Kurt Voelker’s The Bachelors is a drama which feels authentic. Good performances and a well-crafted narrative make for decent viewing.
After the death of his beloved wife, Bill and his teenage son Wes move across the country for a new start. Bill has a new teaching job in a private school, but grapples with his grief as he attempts to start afresh…
Written and directed by Kurt Voelker, The Bachelors is a drama about grief. There are aspects of comedy and romance, yet drama is the dominant force. Despite the subject matter, the film is not maudlin. The portrayal of a grieving father and son feels authentic. The fact that the focus is on male characters makes for a welcome change.
The story follows Bill, a year on the death of his wife of over thirty years. His attempt to deal with his grief has led him to relocate with his son. In Voelker’s film, grief isn’t something that is cured by fresh start or a burgeoning romance. Instead, viewers are given a more realistic portrayal. There are ups and downs for him, as well as difficulty in letting go, despite long-term therapy.
The other strand of the film focuses on Wes as he starts a new school. His main narrative focuses on his romantic interest in Lacy. Whilst Wes is sufficiently developed character, Lacy’s issues feel like shorthand. The most striking scenes with Wes tend to be with his father. The relationship between Bill and Carine fares better, although dialogue is not always as good as the performances. J.K. Simmons delivers a very convincing and at times moving performance as Bill. Josh Wiggins is good as Wes, even if the chemistry with Odeya Rush’s Lacy does not hit the mark. Julie Delpy is also good, although she is not given a great deal to do.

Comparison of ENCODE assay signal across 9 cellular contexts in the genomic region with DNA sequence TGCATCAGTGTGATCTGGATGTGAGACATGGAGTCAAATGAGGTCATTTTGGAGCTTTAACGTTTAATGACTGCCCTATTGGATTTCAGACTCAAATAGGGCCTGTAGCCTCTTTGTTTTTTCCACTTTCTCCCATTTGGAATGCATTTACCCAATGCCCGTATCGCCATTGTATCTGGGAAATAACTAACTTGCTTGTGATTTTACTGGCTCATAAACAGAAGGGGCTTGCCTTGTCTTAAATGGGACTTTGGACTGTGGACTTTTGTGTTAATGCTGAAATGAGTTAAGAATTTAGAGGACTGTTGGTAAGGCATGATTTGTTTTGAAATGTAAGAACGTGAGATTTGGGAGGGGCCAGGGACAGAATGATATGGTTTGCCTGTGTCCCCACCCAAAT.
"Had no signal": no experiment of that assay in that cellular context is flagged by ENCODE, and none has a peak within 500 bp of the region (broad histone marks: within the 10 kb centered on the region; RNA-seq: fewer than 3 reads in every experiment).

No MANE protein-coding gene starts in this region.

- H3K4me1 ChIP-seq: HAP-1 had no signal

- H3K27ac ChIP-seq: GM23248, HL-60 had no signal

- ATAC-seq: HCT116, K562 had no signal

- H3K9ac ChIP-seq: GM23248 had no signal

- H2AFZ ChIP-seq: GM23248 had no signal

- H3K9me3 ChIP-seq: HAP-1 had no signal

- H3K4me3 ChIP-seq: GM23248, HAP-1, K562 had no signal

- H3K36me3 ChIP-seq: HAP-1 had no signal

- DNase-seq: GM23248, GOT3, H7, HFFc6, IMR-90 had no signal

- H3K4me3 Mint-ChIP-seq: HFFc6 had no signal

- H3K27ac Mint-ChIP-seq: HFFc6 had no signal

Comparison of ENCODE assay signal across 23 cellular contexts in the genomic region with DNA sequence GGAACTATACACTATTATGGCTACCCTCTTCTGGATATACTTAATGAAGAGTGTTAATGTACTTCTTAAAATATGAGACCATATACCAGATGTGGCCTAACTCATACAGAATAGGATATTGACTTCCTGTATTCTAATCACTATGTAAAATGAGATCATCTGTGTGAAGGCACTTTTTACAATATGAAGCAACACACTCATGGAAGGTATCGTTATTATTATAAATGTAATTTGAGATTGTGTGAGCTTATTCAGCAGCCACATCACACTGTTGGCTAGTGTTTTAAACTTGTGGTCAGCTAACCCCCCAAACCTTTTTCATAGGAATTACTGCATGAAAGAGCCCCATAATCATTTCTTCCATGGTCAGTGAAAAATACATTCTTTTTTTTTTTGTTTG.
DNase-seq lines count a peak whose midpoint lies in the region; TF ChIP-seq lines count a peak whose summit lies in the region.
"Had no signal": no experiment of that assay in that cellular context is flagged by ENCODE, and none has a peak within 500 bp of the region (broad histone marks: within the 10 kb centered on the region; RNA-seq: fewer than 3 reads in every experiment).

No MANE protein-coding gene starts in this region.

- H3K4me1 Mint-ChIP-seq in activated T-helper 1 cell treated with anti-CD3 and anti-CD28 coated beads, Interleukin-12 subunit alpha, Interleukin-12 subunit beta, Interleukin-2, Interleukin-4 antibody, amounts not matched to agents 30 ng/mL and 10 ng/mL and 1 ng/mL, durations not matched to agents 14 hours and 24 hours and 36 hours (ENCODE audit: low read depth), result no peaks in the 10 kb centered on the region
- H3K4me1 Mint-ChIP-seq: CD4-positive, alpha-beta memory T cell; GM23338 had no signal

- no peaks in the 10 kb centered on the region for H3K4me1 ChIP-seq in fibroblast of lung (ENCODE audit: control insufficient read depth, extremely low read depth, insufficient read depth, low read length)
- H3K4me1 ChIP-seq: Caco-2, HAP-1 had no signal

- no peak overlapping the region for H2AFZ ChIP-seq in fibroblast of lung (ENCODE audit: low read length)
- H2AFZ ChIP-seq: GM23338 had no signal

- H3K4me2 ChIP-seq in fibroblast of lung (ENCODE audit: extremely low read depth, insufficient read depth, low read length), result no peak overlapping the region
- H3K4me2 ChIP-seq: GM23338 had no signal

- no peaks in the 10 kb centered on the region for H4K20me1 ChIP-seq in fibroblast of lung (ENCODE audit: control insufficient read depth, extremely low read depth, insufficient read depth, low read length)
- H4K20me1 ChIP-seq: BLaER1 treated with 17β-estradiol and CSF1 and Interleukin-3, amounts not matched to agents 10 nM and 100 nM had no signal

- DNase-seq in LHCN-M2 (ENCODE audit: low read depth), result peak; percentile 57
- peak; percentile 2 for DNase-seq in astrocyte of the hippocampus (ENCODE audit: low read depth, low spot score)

The Bachelors works well thanks to J.K. Simmons’ strong performance and Voelker’s tempered exploration of the subject.
The Bachelors is available on DVD from Monday 28th May 2018.
Based on the bestselling series of children’s books, Goosebumps is a very enjoyable adventure. The film features the right blend of comedy, adventure and horror to make it an entertaining watch.
Teenager Zach and his mother relocate from New York to a small town for her new job. Zach is intrigued when he meets next door neighbour Hannah, but her mysterious father is not keen on the friendship. When things take a supernatural turn, Zach and Hannah go about setting things right…
Director Rob Letterman’s Goosebumps should prove to be an entertaining picture for most audiences. The film will best suit older children and young teenagers, although it is entertaining for viewers outside this demographic. Goosebumps functions as an adventure film, with healthy elements of comedy and horror. There is good level of mystery which drives forward the narrative initially.
The film references the book series it is based on in an explicit way. This is not an adaptation of a Goosebumps tale, rather it is a film about the book series. As such, the film works better than an adaptation would have.
Zach is a relatable enough protagonist for the audience to root for him. Comedy is mostly derived from Zach’s sidekick Champ. The structure of the narrative is overtly referenced by Hannah’s father in his musings of what a Goosebumps story should be. The film moves at a good pace, to a climax that is engaging, even if it is predictable. The level of threat in Goosebumps is mitigated to suit the intended audience. Nevertheless, their is sufficient creepiness in antagonists to chill viewers of all ages.
Special effects in the film are great. The film’s setting is perfect for the action that unfolds. Jack Black offers a suitable performance in the kind of role audiences are used to seeing him in. Ryan Lee is well cast as Champ, whilst Dylan Minnette and Odeya Rush have good chemistry as Zach and Hannah.
Goosebumps should prove a hit with older children, and those who like their horror on the family-friendly side.